How to design simple search experience?

Users are constantly looking for information and your product is no different. They might be looking for a product, a blog post, a hotel to stay for the night or a taxi cab to go to the airport. The possibilities are only limited to what your product has to offer. That’s why it’s important to design a simple search experience for your users.

Here’s a detailed breakdown of how a simple searching experience should look and feel like.

Userflow

1. Search Page

1

Active Search Bar

The search bar should be active by default so the user can begin typing immediately.
2

Placeholder Text

The place holder text should assist the user in understanding what they can search for.
3

Clear Search

Instead of long pressing the backspace/delete key on the keyboard the user can clear all.
4

Active Keyboard

Since the search bar is active by default, the keypad will be open for default. If you place any content on this page, be aware of the limited space.
5

Keyboard Search Button

Keyboard's action button will be set to “Search” and will be disabled until the user types their query.

1.1 Search Results Page

1

Number of results

It’s important to show users the number of results that could be found, giving user the ability to decide how long they want to spend looking through the results.
2

Results

Provide accurate and relevant results. Users typically would make a quick judgement of the quality or value your product provides based on the first few results.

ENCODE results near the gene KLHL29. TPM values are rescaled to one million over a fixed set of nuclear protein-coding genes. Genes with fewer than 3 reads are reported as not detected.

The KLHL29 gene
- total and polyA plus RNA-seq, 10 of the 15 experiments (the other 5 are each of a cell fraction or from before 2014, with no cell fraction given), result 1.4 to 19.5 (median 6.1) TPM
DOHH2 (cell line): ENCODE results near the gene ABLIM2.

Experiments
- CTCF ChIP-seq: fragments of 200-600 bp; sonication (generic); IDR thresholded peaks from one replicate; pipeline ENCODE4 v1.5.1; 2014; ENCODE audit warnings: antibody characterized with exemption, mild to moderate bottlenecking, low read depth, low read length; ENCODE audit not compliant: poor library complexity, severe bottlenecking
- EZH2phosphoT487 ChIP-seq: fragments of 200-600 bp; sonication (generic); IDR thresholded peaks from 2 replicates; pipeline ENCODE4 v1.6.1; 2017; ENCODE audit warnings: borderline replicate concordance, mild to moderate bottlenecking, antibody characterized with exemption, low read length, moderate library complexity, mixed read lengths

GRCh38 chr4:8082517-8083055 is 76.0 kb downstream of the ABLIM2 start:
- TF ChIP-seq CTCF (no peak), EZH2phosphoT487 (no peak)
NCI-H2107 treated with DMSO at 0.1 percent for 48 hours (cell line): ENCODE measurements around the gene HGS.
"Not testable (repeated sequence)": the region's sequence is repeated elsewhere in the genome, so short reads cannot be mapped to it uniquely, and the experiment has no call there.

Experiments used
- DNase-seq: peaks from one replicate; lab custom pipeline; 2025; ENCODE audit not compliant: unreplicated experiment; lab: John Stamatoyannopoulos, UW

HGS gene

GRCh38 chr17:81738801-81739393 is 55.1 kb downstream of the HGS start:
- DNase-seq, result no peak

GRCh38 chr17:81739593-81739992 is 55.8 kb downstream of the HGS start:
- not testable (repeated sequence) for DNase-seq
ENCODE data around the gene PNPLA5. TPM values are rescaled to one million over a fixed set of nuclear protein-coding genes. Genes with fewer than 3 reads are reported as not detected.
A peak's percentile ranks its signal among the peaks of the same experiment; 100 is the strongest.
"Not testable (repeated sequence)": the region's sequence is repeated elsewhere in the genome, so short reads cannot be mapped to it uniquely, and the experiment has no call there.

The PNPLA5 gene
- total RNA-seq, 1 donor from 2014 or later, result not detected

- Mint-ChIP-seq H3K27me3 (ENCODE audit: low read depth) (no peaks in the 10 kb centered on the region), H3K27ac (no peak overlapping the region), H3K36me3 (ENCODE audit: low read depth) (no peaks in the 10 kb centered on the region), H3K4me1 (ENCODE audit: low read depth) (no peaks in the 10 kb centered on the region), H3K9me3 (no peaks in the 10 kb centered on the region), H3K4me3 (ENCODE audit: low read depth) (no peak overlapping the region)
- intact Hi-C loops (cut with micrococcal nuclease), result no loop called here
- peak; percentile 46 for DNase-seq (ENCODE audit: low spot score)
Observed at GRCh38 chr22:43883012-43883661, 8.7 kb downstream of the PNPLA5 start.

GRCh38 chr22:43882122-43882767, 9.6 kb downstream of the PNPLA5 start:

3

Load More Button

A load more option can be used to extend the number of results being displayed. This helps with situations of low internet speeds and allows the data to load in progressive batches.

1.2 Search Results Empty State

1

Default Search Bar

The search bar should be set to default on search results page to make room for the results.
2

Query

Display the user’s search query so they can refer back to it or edit it if needed. Don’t remove it.
3

Clear Message & UX Copy

Clearly show the user in plain, simple language that there were no results found for their query.
4

Illustration or Imagery

Use an illustration that helps the user get visual context of the situation. Try using illustration that fits the context of your product.
5

Search Again Button

Prompt the user to take action and try a different keyword. This helps keep the user with the product instead of abandoning the product completely.

Required Elements

It’s easy to forget and miss out small details. When designing screens for a simple search experience you’ll need to design these elements.

Icons
  • Search Icon
  • Close or Cancel Icon
Buttons
  • Primary Button Default
  • Primary Button Hover
  • Primary Button Pressed
  • Secondary Button Default
  • Secondary Button Hover
  • Primary Button Pressed
Results
  • Results Card/List
Input Fields
  • Default Input Field
  • Focused Input Field
  • Typing Input Field
  • Filled Input Field
Imagery
  • Illustration or Image

More Search Patterns